18 Best Bodyweight Tricep Exercises For Bulging Arms

You don't need expensive equipment to do the following 18 triceps exercises. All you need is your body weight. Wave goodbye to expensive gym memberships and say hello to well defined triceps.

1. Push-Ups

Target: Pectoralis major, pectoralis minor, deltoids, triceps brachii, serratus anterior, latissimus dorsi, core, trapezius
Push Ups

A regular push-up is an essential part of every bodyweight workout, especially when you want to focus on working your pecs and triceps.

While push-ups primarily work your chest and triceps, it's pretty much a full body movement, using your back, shoulders, core, and lower body.

I usually recommend that my clients use push-ups as a way of building a base strength when they begin resistance training.

I love push-ups as you can do them as part of a warm-up routine or as the final exercise to serve as a finisher, they're highly versatile.

If you're looking to improve your health, you're in luck. A ten year study showed people who regularly perform push-ups have a significantly lower chance of suffering from cardiovascular diseases.[1]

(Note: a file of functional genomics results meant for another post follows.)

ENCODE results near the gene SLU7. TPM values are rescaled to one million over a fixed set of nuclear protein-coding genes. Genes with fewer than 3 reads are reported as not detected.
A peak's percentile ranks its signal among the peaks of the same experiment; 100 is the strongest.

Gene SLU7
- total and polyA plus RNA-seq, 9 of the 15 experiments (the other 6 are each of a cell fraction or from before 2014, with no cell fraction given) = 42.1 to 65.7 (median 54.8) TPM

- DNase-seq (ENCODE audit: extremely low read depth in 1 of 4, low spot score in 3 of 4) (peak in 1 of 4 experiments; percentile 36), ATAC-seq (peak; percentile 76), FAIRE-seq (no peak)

• Suitable for all ability levels.
  • Minimal space required.
  • Works your entire body (with a chest and triceps focus).

How To Do It:

  1. Get down into a pushup position.
  2. Place your hands shoulder-width apart with your shoulders directly over your hands.
  3. Tighten your core and keep your bodystraight.
  4. Take a deep breath in.
  5. Begin to slowly lower your body by bending at your elbows.
  6. Keep elbows close to your body (for a triceps focus).